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Buck Perry Home Study Program?

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First time posting here so hope I do this right. In reading some of the posts on here Buck Perry's name has been brought up in regards to being the best source of information on learning to read structure. Has anyone ordered his home study course. I looked for his video series but it is out of production. So it seems the next best thing is this course. It looks pretty interesting. I just ordered it on his homepage and I hope I did not waste my money.

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You didn't. Good stuff in there.

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Welcome to the forum :)

I’ve read Buck Perry's book entitled “Spoonplugging”, and read all the articles he wrote

for Fishing Facts magazine and In-Fisherman magazine (in real-time).

Without a doubt, Buck was a free-thinker who incepted many new angling concepts.

Like Jason Lucas before him, Buck Perry was a pioneer of several innovative

angling theories. I should point out however that several of Buck Perry's

major theories have since been disproven by more than one radio-tracking study.

In any case, his basic fishing concepts are instructive, and though you might

have to read between the lines, his writings are worth your time


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More than worth your time. You will be way ahead of the game if you study his writings. Ignore the supposed scientific data to the contrary. No one knows more about structure than Perry.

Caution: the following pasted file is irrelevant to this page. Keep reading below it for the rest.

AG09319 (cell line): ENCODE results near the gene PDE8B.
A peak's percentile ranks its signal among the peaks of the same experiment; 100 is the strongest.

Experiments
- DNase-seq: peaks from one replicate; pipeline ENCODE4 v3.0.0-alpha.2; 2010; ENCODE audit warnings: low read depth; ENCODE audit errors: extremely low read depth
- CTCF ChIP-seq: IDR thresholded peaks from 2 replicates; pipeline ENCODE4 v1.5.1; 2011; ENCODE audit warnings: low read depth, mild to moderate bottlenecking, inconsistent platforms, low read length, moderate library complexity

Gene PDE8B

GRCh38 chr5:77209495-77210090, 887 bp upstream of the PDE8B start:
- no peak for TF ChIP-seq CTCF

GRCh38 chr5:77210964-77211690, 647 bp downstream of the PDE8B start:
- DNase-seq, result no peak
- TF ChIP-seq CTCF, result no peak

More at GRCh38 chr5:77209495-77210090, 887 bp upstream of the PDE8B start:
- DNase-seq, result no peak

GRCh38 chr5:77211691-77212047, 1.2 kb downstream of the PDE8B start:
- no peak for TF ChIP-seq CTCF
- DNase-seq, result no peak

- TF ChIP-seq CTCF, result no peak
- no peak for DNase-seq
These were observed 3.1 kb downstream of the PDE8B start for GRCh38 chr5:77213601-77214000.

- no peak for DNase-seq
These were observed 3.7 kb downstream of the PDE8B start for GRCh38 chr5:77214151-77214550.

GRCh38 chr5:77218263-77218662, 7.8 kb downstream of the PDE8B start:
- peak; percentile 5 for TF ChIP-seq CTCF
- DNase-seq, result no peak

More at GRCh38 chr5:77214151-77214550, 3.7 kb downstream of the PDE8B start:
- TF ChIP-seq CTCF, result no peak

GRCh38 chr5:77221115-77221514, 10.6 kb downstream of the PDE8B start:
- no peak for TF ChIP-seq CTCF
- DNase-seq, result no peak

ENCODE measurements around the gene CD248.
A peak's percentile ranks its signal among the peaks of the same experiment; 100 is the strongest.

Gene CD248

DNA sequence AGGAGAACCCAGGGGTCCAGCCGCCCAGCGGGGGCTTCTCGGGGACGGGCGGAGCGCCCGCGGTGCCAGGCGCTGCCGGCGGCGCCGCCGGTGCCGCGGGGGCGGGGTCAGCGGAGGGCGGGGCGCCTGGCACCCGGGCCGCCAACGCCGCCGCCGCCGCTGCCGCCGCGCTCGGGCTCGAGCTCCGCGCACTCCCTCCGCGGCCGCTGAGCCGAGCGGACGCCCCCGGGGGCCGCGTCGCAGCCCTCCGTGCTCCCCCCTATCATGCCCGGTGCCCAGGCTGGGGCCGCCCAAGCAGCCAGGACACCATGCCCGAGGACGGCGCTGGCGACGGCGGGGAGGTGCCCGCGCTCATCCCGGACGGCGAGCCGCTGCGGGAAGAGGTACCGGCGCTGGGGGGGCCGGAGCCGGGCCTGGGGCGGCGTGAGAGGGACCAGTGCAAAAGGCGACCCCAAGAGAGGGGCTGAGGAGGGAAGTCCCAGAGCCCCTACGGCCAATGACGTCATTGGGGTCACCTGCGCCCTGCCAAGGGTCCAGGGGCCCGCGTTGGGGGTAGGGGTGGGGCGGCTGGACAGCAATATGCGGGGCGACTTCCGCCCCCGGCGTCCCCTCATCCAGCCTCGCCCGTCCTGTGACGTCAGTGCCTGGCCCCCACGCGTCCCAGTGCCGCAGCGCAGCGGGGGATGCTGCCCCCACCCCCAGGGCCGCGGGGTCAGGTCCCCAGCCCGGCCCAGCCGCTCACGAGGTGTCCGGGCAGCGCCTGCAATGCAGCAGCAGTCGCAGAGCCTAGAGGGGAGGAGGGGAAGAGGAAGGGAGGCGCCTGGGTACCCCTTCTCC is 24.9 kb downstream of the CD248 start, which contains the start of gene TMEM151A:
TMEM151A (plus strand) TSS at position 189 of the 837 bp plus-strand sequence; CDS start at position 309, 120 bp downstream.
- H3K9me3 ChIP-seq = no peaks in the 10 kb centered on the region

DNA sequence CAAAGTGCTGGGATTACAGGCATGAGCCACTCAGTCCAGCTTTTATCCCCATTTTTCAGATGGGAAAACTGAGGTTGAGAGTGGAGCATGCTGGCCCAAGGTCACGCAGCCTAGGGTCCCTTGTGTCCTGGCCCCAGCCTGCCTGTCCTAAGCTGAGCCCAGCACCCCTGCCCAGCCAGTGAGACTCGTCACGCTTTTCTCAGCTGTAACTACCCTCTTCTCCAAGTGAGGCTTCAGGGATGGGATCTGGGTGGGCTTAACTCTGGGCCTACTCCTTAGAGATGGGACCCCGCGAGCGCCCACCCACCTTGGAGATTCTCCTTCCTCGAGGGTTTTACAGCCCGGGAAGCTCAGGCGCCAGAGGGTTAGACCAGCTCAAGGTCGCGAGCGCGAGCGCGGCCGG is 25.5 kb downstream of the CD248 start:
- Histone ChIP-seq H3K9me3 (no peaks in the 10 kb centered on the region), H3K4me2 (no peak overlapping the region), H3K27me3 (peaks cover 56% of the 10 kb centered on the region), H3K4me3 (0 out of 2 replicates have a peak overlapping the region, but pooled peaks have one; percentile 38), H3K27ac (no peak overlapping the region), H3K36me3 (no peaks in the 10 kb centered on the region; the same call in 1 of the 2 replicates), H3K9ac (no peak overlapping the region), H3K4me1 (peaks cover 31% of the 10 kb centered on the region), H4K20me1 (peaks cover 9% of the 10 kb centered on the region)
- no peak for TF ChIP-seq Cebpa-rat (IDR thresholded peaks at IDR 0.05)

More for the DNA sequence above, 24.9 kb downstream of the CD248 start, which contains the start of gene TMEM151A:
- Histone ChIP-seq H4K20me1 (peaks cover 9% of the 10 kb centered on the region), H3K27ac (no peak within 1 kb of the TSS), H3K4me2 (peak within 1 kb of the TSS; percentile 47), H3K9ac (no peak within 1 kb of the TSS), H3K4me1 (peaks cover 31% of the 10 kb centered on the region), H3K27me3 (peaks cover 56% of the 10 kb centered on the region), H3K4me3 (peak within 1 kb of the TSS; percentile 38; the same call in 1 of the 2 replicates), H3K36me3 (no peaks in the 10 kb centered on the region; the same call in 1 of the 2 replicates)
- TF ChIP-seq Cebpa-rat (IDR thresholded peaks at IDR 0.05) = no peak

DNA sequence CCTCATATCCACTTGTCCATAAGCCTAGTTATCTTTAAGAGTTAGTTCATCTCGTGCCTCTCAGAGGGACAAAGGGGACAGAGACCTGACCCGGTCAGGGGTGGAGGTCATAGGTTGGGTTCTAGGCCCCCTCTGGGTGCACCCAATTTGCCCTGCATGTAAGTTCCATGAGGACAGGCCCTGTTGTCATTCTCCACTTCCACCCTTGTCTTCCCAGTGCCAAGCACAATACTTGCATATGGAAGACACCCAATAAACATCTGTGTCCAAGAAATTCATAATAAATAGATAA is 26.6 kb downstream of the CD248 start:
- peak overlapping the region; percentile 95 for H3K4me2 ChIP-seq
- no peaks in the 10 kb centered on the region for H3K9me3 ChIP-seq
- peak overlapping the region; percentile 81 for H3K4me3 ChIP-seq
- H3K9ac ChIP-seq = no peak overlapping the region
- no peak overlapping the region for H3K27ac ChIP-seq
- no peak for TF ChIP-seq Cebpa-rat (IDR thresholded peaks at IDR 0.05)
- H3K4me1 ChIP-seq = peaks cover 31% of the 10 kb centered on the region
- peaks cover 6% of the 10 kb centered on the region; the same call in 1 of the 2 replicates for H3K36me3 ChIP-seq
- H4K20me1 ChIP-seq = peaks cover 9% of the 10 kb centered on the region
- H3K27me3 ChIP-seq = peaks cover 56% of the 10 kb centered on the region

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Good. Sounds like I am getting something that will be helpful in getting me closer to staying on the fish. I appreciate everyone's replies. Thanks a bunch.

RoLo, I would be interested in hearing some of the theories that you alluded to that have been disproven and are there books, links, articles, etc that you would suggest reading that have this info in them?

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RoLo, I would be interested in hearing some of the theories that you alluded to that have been disproven

First off, I’m confident that you’ll enjoy Perry’s course, because all education is money well spent.

The best approach is to read everything you can, and then form all your own opinions.

Like any sport, it's always fun to place someone on a pedestal, but can also be dangerous

when it interferes with free-thinking.


Over the years I’ve engrossed the writings of most of the angling greats such as Jason Lucas,

Homer Circle, Buck Perry, Bill Binkleman, Al Lindner, Doug Stange, Larry Dahlberg,

right up to Kevin VanDam. Without exception, each and every one of these guys

(before and after Perry) focused their game on Bottom Contour, Weedy Cover, Woody Cover,

Rocky Cover, Bottom Breaks, Thermal Breaks and Clarity Breaks. Perry reinvented

the word “Structure” as it might apply to the angling world; a looser definition as it were.

Today, the word “structure” has become a catchall hidey-hole with little specificity.

Although the word itself has been mired in mystery, structure fishing is easy

and finding structure isn't much harder than finding your house. Among its many definitions,